Every day at school, Sophie picks out a book from the classroom library. Lately she’s been interested in the “Who Was” biography series for kids. She’s gone through Harry Houdini, Albert Einstein, Steve Jobs, Rosa Parks and several others. The other day she picked up the biography of Anne Frank.
“Mom, who was Anne Frank?” Sophie asked, later that evening.
Sophie is familiar with parts of history, including the two world wars. She knows that during that period — when her great grandparents were alive — the country of Germany was ruled by a cruel dictator that hated many groups of people. She knows that parts of the world treated her Jewish ancestors poorly. She knew about a man named Hitler who wanted Jews and other groups of people out of the country (thank you to the Who Was Albert Einstein? book for explaining that concept). But I’ve never before explained the Holocaust to Sophie.
I went on to tell her the story of Anne Frank. She was a young girl who lived in Holland during World War II. She kept a diary and liked to write. She was Jewish. Her family tried to escape being taken prisoner by the Nazis by hiding in an attic. A kind and brave Catholic Dutch woman helped Anne and her family survive for two years. The diary is Anne’s words about her life before and during the attic. Years after the war ended, Anne’s father, Otto, published her diary.
Of course Sophie asked the inevitable question: What happened to Anne?
I explained that her family was discovered in the attic. They were taken to a concentration camp where prisoners were taken, and she died in the camp. We both cried as I talked about her fate. Although Anne died of typhus, I did not talk about the manner in which so many others were killed in concentration camps. I did not mention gas chambers and ovens. She’s still too young to comprehend that (I still have a hard time comprehending that).
Choking back tears, Sophie said perhaps she shouldn’t read Who Was Anne Frank? because it sounded too sad. But I encouraged her to read it and learn about Anne’s story because it’s an important part of history – especially our history – and her story needs to be told. This is how people and circumstances are remembered, I said (and hopefully not happen again). And despite her capture and death, I explained that Anne was very much a brave soul and she believed in the good in the world.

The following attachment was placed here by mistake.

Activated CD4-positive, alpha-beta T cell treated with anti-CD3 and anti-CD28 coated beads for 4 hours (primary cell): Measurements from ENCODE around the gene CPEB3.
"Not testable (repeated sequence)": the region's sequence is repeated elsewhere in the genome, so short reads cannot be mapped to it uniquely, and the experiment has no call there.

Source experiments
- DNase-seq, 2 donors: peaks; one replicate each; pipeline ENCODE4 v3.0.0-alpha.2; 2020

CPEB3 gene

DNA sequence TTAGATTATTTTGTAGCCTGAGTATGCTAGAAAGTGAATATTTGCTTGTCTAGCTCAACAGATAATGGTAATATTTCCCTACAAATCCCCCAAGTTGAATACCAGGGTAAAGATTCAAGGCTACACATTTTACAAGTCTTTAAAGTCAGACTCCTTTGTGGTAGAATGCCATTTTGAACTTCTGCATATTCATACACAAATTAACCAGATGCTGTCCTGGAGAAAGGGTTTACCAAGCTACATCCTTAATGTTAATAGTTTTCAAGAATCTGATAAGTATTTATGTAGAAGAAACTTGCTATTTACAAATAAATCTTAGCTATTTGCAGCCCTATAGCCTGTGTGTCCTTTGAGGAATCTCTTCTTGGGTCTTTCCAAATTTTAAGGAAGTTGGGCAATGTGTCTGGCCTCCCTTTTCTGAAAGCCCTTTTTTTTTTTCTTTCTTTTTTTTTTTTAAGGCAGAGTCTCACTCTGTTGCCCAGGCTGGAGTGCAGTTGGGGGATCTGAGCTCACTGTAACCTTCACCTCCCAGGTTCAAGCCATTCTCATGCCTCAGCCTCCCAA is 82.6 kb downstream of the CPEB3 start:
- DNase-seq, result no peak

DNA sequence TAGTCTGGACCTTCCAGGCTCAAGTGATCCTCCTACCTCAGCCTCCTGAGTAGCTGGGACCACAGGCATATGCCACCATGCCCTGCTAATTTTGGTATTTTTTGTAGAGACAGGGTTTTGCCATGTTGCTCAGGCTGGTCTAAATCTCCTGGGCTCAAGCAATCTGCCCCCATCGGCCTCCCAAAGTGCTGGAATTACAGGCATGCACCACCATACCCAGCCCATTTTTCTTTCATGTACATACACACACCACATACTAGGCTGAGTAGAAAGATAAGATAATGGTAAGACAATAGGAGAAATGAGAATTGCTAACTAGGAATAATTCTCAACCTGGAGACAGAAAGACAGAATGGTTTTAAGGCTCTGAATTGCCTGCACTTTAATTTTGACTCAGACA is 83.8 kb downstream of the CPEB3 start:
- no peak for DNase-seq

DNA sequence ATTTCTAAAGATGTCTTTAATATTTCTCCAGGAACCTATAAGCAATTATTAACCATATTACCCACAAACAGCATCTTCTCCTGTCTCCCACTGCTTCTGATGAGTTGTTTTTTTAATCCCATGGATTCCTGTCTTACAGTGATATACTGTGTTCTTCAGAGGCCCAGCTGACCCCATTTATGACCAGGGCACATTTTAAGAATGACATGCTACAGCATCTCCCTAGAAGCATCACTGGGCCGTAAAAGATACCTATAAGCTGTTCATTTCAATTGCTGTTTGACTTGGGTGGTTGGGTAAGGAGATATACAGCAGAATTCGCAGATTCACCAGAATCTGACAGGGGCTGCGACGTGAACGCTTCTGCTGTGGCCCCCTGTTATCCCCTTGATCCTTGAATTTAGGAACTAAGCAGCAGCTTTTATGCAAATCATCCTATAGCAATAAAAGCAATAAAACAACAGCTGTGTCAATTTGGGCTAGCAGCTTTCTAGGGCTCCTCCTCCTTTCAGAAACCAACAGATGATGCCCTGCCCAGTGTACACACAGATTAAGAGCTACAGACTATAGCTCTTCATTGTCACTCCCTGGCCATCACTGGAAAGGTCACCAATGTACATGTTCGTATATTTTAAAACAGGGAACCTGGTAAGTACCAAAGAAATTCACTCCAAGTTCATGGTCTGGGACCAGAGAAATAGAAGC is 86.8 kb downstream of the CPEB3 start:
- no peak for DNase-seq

I then pulled from the bookshelf my tattered old copy of Diary of a Young Girl by Anne Frank. My parents gave me my copy of this book when I was a few years older than Sophie. I gave the diary to Sophie who looked as if she was holding a treasure.
She had a million questions:
Is this her writing? Did she speak another language? If she spoke Dutch, how is this written in English? Is this what she looked like? How old was she when she wrote this? How many copies of her book were made? Where did her dad find the diary?
Sophie then asked about my intention in giving her the diary.
“Are you passing this book along to me?” she asked.
“Yes,” I answered.
“And then I’ll pass it along to my daughter,” she said. “I hope when I have a daughter, she will want to be Jewish too.”
“It’s what you share with her that will help her decide what to believe and how she will want to live her life,” I said.
I then watched Sophie stare at the book and glide her hands slowly across the cover. Our conversation that evening about Anne Frank reminded me why we tell these stories, share books, and talk about the pieces of our heritage — no matter how painful they are.
Photo credit: Angie via Flickr Creative Commons
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